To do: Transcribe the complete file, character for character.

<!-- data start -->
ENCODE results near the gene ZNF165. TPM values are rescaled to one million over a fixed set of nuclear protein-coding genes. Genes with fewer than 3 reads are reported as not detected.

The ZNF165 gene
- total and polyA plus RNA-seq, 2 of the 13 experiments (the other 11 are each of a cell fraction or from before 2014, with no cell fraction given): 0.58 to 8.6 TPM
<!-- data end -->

ENCODE results near the gene ZNF165. TPM values are rescaled to one million over a fixed set of nuclear protein-coding genes. Genes with fewer than 3 reads are reported as not detected.

The ZNF165 gene
- total and polyA plus RNA-seq, 2 of the 13 experiments (the other 11 are each of a cell fraction or from before 2014, with no cell fraction given): 0.58 to 8.6 TPM